Aurelia Davis went to the Supreme Court in January to get justice for her daughter LaShonda. LaShonda was taunted by a boy in her fifth‐grade class. He grabbed at her, rubbed against her, and whispered that he wanted to “get in bed” with her. LaShonda’s mother said that despite repeated complaints, school officials in Forsyth, Georgia, did nothing to stop the boy.
So Aurelia Davis sued the school district, claiming that under Title IX of the 1972 Education Amendments, which prohibits sex discrimination, schools should be financially responsible for a student who sexually torments another student. More and more such suits have been brought around the country.
At the Supreme Court hearing, several justices seemed skeptical of creating what Justice Anthony Kennedy called “a federal code of conduct” for every classroom in the country. Indeed, it would probably be unwise for the federal courts to prescribe student conduct rather than let parents, teachers, and administrators handle those problems.
But another question was not raised before the Court: Why should a mother have to spend six years taking a case all the way to the Supreme Court to get her daughter a safe fifth grade? Why didn’t she just put LaShonda in another school? (Of course, LaShonda has long since moved on to high school, and her accused harasser has moved to another town.)
We know the answer, of course. Students are assigned to schools by the government, and in most cases the only alternative to the assigned school—and even the assigned classroom—is to pay a good deal of money for a private school. If Georgia had a school voucher program, Mrs. Davis could have told the principal, “Get this problem fixed by the end of the semester, or we’re out of here.” Instead, she had to go to the Supreme Court, where she may still not get what she wants.
Under a voucher or scholarship plan, the state or local government undertakes the responsibility of paying for the education of every child in the district, but it doesn’t require every student to attend a government‐run school. Instead, each parent receives a scholarship (or voucher) that can be spent for a child’s education at the local public school, a different public school, or a private school.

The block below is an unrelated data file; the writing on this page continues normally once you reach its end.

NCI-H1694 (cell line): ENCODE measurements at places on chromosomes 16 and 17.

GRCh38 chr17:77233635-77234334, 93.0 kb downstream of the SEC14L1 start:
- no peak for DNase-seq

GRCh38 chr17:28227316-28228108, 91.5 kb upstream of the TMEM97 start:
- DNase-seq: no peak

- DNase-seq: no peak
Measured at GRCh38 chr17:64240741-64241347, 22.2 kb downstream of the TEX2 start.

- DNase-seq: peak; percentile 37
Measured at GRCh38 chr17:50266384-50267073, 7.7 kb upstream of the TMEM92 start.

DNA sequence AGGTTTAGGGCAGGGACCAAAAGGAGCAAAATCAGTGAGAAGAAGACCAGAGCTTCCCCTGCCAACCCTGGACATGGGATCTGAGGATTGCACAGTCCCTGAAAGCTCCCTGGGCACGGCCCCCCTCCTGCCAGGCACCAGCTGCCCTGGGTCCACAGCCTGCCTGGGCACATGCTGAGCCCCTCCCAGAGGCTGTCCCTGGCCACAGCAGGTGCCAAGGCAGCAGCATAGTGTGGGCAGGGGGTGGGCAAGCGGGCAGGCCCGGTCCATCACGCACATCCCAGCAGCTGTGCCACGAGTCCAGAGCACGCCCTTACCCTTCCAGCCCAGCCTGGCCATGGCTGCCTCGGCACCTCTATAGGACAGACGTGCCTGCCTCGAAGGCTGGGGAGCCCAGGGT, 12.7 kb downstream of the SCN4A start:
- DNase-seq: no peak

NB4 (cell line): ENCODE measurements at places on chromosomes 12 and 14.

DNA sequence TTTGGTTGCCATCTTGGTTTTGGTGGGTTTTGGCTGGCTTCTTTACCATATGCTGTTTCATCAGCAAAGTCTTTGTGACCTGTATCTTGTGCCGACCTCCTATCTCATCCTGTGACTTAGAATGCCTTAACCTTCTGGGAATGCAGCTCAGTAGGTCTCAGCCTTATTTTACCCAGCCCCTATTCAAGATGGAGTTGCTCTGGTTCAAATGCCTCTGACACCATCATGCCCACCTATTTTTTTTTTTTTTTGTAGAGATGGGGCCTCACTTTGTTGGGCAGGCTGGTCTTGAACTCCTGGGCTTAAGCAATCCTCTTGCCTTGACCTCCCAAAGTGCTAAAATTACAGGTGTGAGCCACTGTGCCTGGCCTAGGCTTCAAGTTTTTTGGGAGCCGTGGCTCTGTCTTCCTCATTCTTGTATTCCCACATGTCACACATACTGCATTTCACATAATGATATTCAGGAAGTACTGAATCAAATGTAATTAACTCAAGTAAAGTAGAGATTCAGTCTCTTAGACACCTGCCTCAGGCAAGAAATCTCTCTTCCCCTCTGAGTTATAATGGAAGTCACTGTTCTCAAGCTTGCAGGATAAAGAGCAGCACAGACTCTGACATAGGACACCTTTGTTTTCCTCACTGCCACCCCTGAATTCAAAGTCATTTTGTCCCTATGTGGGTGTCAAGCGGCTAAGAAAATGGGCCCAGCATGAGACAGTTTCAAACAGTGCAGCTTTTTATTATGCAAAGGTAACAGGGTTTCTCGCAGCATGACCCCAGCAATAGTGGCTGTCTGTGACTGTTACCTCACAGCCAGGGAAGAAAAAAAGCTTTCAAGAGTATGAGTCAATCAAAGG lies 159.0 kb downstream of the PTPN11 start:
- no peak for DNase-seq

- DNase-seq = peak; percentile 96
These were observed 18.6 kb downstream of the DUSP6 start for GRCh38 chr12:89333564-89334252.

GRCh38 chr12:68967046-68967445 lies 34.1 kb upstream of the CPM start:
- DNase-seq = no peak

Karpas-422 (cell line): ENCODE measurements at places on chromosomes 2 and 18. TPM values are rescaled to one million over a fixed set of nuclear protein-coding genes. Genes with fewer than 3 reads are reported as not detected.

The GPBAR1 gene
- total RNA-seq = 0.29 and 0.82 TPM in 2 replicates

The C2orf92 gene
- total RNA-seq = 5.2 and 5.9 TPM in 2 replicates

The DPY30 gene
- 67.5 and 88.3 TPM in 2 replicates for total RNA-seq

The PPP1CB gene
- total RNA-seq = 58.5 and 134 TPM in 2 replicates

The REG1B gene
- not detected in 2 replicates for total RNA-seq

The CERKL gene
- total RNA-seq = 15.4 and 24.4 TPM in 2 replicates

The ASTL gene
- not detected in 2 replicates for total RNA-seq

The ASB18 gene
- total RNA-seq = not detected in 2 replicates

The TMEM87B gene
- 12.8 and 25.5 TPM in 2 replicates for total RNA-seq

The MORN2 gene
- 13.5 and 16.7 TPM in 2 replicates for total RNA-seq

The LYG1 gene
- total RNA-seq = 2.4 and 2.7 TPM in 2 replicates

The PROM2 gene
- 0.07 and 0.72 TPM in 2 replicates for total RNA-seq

Newspapers are full of stories about education problems that could be solved by the implementation of a choice plan. In November, the Washington Post told of Greg Nelson, who had recently moved from Oregon to the Washington, D.C., area. He chose to live in distant Loudoun County, Virginia, rather than closer‐in Fairfax County because he preferred the smaller schools there. Research shows the benefits of smaller schools, and it’s unfortunate that so many school districts continue to build schools too large to provide the personal attention that children need. But if Virginia had a scholarship system, Mr. Nelson could live (more or less) where he wanted to, and still choose the kind of school he wanted his children to attend.
A few weeks earlier, the Baltimore Sun ran this headline: “It’s a school, but the aura is of prison.” The horrifying front‐page article told how Southern High School in Baltimore keeps its doors and windows bolted to try to keep out intruders and control violence. But some students hide out in the stairwells, where guards rarely patrol and where the floors are covered in “cigarette butts, broken glass and chicken bones—muck enough to cause more than one student to fall.” The principal says, “I’m sure there are streets in Baltimore you won’t walk down. I ask my students not to go into Stairwells 5 and 6 for the same reason. It’s about personal safety.”
Student Sandy Pearce says, “Look at the words, ‘lockdown,’ ‘work release’—it’s like we go to a jail.”
Wouldn’t it be good if Sandy could use her scholarship to go to another school? But under the current system, all she can do is circulate a petition for better conditions.
Critics of the voucher system say that we shouldn’t “give up” on public schools, we should all pull together to make them better. That’s fine rhetoric for a campaign speech. But any particular child will be six years old only once, and will be in elementary school for only a few years—while changing something as unwieldy as a large public school system takes much time and effort.
Why should Aurelia Davis have to spend years fighting a legal battle to get a safe school for her daughter? Why should Greg Nelson have to live 30 minutes further from his job to find a school district he likes? Why should Sandy Pearce be stuck in a school where her life is literally in danger?
Parents and children suffer while politicians and school administrators say, “Give us just a little more time. We’re setting up a task force that will devise a selection process for a comprehensive commission that will hold hearings to develop a master plan to implement a scheduled improvement in our community’s schools.”
Meanwhile, children suffer in schools that don’t fit their values, don’t nurture their intellectual and personal development, and may even be unsafe. Let the students get a better education. Let the families choose. Let the children go.
This article originally appeared in the January/February 1999 edition of Cato Policy Report.